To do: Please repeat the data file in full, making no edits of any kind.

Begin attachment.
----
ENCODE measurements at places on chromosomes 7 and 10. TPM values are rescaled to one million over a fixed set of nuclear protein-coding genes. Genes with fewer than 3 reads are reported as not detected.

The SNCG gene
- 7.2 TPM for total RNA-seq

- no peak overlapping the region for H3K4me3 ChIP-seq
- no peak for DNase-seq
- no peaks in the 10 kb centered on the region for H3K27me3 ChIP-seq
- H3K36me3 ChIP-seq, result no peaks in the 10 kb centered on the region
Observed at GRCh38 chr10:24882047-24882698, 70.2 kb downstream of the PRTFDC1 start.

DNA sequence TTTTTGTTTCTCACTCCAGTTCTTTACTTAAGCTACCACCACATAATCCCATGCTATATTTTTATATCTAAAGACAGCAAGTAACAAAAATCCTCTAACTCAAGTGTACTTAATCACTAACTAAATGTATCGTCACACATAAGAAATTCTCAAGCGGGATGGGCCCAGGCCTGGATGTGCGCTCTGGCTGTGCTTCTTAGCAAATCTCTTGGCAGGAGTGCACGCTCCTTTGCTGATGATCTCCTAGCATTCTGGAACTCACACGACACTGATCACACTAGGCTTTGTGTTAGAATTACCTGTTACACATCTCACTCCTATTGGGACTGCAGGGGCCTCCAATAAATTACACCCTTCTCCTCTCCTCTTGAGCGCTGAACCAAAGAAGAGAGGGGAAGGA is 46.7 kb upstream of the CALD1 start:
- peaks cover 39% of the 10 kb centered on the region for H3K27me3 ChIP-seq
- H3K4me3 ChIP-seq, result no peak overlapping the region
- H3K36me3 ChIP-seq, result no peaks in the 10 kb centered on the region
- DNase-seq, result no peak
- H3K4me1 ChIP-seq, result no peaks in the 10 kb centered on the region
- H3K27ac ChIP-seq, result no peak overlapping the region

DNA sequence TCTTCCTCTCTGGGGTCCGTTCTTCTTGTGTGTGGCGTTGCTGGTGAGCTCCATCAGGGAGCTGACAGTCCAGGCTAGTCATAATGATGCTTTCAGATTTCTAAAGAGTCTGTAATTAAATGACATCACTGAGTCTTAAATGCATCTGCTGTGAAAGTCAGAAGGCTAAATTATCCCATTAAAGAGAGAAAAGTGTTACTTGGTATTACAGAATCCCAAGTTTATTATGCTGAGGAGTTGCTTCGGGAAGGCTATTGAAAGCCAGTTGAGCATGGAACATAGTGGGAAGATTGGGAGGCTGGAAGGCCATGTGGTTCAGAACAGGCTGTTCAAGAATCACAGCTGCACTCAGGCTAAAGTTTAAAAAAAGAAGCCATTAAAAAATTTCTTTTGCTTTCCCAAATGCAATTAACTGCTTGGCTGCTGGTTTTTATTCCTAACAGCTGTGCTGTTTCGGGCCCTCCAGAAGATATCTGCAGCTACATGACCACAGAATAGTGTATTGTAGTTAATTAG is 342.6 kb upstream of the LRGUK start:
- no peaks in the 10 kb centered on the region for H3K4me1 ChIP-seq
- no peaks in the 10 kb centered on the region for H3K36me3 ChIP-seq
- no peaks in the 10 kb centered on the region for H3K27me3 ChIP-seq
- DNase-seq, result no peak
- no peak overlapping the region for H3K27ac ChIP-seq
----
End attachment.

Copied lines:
ENCODE measurements at places on chromosomes 7 and 10. TPM values are rescaled to one million over a fixed set of nuclear protein-coding genes. Genes with fewer than 3 reads are reported as not detected.

The SNCG gene
- 7.2 TPM for total RNA-seq

- no peak overlapping the region for H3K4me3 ChIP-seq
- no peak for DNase-seq
- no peaks in the 10 kb centered on the region for H3K27me3 ChIP-seq
- H3K36me3 ChIP-seq, result no peaks in the 10 kb centered on the region
Observed at GRCh38 chr10:24882047-24882698, 70.2 kb downstream of the PRTFDC1 start.

DNA sequence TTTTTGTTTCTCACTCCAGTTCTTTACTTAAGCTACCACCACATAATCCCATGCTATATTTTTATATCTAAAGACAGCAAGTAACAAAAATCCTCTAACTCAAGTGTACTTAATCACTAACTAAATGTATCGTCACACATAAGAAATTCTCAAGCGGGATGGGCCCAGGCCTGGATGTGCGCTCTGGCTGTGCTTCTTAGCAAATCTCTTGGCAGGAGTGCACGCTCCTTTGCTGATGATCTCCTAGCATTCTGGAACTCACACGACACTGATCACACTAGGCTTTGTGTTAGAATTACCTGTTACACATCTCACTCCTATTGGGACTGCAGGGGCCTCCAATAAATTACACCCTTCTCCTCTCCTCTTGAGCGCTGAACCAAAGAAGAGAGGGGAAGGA is 46.7 kb upstream of the CALD1 start:
- peaks cover 39% of the 10 kb centered on the region for H3K27me3 ChIP-seq
- H3K4me3 ChIP-seq, result no peak overlapping the region
- H3K36me3 ChIP-seq, result no peaks in the 10 kb centered on the region
- DNase-seq, result no peak
- H3K4me1 ChIP-seq, result no peaks in the 10 kb centered on the region
- H3K27ac ChIP-seq, result no peak overlapping the region

DNA sequence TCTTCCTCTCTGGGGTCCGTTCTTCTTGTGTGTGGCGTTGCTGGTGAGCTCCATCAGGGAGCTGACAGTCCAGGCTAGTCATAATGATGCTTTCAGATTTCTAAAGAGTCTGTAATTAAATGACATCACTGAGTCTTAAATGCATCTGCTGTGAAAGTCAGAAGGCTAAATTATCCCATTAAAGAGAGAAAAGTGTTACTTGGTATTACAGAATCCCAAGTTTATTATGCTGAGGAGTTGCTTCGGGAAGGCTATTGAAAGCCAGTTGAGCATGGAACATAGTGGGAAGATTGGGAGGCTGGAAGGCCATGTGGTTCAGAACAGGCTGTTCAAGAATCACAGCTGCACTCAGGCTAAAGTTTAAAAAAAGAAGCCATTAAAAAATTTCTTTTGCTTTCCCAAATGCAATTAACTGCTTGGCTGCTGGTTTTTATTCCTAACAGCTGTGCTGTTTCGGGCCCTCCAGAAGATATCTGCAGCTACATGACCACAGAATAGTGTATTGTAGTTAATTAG is 342.6 kb upstream of the LRGUK start:
- no peaks in the 10 kb centered on the region for H3K4me1 ChIP-seq
- no peaks in the 10 kb centered on the region for H3K36me3 ChIP-seq
- no peaks in the 10 kb centered on the region for H3K27me3 ChIP-seq
- DNase-seq, result no peak
- no peak overlapping the region for H3K27ac ChIP-seq